IT is still considered a typical "male domain". Do you have the feeling that you have to work harder than your male colleagues?

No. However, I always performed well at school and in my studies, and I think that this often gives me a certain security in my professional life. But I have never consciously felt that anyone expects more or less from me than from a male colleague.


Have you ever had the feeling that you were not taken seriously or accepted as a female software developer?

That is difficult. During my studies with my industry partner (an advertising agency), I sometimes had the feeling that clients of the older generation were a bit skeptical when I was introduced in the appointment as the one who is supposed to program their website. However, I can't say whether they were bothered by the developer being a woman, or whether it was simply because I was "only" a student and therefore still a bit insecure myself. Anyway, I've never had this feeling among colleagues.


How many women are in your team?

In the beginning I was the only woman in a team of 9 people. Meanwhile our team consists of 13 people including a female scrum master and a female project manager.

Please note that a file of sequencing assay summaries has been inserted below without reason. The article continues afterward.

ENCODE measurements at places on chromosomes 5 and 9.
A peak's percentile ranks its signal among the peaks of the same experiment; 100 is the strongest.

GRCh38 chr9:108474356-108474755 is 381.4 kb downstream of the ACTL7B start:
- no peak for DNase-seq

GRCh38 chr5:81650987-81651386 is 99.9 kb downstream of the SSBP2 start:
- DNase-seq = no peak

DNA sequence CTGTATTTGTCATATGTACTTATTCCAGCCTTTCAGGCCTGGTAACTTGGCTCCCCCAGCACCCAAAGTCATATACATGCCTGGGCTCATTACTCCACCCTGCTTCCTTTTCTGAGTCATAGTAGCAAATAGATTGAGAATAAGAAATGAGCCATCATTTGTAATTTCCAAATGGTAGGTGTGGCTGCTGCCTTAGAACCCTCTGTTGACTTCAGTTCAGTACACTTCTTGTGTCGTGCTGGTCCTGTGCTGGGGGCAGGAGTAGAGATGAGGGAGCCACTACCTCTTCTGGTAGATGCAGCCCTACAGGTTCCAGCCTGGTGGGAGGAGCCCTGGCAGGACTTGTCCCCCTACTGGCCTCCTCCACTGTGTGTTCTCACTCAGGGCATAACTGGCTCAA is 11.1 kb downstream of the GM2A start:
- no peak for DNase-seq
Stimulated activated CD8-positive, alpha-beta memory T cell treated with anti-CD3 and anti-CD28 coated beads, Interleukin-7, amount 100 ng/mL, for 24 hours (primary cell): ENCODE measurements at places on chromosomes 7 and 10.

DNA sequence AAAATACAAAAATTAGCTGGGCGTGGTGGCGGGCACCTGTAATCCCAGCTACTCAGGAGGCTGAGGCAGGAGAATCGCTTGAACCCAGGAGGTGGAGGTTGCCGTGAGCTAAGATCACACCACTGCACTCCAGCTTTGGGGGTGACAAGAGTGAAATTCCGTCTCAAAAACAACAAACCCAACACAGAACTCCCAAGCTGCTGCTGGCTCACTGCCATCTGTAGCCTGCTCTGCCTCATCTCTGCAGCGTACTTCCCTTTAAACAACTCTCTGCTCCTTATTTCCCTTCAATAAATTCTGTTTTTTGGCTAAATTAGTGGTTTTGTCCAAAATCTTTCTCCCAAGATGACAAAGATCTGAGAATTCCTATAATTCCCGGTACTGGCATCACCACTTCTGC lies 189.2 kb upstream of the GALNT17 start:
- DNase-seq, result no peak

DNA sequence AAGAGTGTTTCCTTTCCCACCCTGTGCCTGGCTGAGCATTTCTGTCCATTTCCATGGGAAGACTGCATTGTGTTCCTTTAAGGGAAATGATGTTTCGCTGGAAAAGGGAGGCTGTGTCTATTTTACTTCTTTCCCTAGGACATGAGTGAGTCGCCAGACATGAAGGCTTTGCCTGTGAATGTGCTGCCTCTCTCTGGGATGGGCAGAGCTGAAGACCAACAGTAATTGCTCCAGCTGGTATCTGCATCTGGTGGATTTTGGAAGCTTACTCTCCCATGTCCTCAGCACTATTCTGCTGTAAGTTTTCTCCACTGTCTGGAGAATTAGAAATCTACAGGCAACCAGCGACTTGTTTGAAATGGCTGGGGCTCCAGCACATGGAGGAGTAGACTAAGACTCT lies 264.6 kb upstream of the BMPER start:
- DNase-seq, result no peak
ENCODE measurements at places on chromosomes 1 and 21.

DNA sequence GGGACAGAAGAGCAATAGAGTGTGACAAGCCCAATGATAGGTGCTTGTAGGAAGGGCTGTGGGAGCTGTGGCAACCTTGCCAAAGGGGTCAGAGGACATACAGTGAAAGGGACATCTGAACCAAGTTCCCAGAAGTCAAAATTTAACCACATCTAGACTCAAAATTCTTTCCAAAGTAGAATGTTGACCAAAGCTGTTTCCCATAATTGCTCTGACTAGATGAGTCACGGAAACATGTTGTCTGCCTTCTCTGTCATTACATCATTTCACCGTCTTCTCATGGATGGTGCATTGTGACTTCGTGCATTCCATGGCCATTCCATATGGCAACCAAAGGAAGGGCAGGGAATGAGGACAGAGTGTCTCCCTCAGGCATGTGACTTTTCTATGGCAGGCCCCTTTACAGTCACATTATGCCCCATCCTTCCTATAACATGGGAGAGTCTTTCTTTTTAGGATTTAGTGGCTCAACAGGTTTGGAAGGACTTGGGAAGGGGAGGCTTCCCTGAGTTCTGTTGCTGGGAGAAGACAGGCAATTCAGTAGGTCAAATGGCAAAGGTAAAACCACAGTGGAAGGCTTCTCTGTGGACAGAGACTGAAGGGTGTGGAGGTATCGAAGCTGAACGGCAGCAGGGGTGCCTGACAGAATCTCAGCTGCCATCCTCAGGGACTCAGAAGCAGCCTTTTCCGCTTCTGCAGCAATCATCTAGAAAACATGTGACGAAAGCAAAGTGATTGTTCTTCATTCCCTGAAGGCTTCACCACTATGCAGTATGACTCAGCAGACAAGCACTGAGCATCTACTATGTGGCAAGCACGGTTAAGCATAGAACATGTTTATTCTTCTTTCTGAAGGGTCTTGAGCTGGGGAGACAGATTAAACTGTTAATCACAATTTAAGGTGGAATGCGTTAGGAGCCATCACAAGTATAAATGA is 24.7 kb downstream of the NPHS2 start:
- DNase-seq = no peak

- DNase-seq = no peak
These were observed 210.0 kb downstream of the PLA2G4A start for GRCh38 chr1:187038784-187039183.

What advice do you have for women who want to work in IT or technical professions?

It's the same as for any profession: look at what it's all about, talk to people who work in the field. If you don't know anyone, there are now various opportunities to look around at career fairs or taster days. And if you are insecure, you should try to find a company where women are already working, or at least take advantage of the opportunity to get to know future colleagues beforehand. Personally, I have always had female colleagues in my field, and I think that makes a big difference. If you are the first woman in a team, you simply don't know beforehand how your colleagues will react - even if they only mean well.